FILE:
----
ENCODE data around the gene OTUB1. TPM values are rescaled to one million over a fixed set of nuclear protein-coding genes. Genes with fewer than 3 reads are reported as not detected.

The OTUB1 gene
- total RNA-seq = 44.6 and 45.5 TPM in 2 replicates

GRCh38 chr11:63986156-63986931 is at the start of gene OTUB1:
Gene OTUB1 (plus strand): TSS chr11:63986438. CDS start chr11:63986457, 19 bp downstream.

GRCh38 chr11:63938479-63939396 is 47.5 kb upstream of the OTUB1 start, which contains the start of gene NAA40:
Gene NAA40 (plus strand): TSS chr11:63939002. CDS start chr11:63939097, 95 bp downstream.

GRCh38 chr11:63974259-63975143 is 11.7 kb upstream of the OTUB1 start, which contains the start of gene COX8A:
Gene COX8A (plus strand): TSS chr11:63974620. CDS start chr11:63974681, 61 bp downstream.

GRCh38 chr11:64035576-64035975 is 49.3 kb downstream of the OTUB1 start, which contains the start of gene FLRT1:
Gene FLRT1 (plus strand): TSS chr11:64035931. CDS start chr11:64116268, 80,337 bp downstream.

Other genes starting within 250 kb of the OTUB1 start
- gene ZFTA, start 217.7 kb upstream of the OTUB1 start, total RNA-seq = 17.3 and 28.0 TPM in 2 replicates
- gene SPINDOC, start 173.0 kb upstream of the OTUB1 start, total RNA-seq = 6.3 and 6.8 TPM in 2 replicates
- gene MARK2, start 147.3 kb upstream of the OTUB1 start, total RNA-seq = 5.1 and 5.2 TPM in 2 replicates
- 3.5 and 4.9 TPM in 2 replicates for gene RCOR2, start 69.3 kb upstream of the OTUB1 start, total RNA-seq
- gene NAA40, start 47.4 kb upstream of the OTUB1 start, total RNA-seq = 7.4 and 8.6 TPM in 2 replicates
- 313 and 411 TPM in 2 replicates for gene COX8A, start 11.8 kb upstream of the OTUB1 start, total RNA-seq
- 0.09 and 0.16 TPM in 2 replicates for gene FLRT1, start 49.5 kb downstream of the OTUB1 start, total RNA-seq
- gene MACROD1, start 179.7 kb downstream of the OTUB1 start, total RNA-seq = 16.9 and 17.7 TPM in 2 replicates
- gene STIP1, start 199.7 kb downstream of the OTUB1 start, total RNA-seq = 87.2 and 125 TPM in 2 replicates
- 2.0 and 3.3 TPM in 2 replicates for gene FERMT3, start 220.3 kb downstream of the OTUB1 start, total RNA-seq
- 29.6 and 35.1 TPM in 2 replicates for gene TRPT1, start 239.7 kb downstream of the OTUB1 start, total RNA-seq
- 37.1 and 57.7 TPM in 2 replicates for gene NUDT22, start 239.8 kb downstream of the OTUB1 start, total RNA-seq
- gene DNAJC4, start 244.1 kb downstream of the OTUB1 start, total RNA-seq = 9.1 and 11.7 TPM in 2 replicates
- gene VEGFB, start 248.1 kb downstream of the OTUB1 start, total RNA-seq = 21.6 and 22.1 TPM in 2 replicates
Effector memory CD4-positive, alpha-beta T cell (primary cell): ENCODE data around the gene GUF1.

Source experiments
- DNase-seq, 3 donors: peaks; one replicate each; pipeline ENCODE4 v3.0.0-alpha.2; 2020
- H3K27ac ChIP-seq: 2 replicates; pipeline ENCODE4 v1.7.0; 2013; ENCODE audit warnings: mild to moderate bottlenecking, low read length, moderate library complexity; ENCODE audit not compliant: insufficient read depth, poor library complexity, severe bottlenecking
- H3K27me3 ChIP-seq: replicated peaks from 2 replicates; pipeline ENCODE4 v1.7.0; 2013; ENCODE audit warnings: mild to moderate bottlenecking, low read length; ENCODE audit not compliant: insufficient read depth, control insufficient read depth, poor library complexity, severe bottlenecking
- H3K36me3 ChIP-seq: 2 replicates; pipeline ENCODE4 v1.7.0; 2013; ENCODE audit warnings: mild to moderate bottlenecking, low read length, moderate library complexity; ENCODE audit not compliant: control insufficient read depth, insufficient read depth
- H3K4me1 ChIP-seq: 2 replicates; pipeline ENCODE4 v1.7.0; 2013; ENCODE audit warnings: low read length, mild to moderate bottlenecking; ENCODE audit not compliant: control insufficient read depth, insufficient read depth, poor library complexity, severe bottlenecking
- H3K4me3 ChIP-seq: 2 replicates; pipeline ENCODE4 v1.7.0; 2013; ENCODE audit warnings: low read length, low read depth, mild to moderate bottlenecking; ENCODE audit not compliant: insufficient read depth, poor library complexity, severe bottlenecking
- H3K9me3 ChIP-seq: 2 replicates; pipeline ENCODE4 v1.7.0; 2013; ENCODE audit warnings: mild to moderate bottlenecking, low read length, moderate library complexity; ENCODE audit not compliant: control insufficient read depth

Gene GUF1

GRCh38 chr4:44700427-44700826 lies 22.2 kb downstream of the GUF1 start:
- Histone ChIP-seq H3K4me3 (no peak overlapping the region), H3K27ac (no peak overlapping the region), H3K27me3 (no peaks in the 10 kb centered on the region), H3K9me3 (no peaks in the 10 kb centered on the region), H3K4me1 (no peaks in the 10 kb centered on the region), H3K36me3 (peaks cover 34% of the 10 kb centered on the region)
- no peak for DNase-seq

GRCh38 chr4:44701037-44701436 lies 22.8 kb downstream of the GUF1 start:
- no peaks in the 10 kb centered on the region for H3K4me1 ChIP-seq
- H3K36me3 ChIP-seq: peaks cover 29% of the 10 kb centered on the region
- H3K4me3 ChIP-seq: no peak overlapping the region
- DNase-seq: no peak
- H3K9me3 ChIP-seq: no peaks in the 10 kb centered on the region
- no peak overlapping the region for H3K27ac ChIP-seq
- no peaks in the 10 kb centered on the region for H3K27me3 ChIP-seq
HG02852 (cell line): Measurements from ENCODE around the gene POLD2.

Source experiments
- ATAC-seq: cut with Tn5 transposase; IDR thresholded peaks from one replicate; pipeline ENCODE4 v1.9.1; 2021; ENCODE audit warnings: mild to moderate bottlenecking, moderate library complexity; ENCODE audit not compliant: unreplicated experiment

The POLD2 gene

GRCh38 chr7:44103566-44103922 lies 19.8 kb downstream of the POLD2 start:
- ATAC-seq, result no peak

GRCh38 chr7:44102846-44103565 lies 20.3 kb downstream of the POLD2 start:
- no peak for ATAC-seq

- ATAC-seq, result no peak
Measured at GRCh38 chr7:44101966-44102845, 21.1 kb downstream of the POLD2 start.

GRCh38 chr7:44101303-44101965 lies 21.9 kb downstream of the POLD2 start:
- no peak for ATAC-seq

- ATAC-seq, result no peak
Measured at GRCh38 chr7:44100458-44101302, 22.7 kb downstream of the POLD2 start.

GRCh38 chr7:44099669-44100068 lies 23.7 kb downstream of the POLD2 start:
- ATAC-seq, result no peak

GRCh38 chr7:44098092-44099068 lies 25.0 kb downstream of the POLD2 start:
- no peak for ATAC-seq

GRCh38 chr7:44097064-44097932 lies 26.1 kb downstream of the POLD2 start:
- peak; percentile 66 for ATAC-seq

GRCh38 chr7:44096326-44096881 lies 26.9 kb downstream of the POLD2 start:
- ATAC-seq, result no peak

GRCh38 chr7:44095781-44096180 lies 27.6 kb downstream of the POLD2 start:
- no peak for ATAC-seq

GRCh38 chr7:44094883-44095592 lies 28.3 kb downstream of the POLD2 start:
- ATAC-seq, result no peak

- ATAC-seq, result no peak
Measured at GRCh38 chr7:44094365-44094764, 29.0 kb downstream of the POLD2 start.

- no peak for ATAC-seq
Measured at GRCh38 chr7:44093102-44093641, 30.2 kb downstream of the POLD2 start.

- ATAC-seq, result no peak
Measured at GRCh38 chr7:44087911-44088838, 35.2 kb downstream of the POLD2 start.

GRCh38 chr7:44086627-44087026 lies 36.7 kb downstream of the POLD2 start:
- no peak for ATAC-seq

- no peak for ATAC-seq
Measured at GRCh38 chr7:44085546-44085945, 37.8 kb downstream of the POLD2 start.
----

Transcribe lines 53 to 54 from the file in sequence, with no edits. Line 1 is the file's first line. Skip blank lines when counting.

- ATAC-seq, result no peak

GRCh38 chr7:44102846-44103565 lies 20.3 kb downstream of the POLD2 start: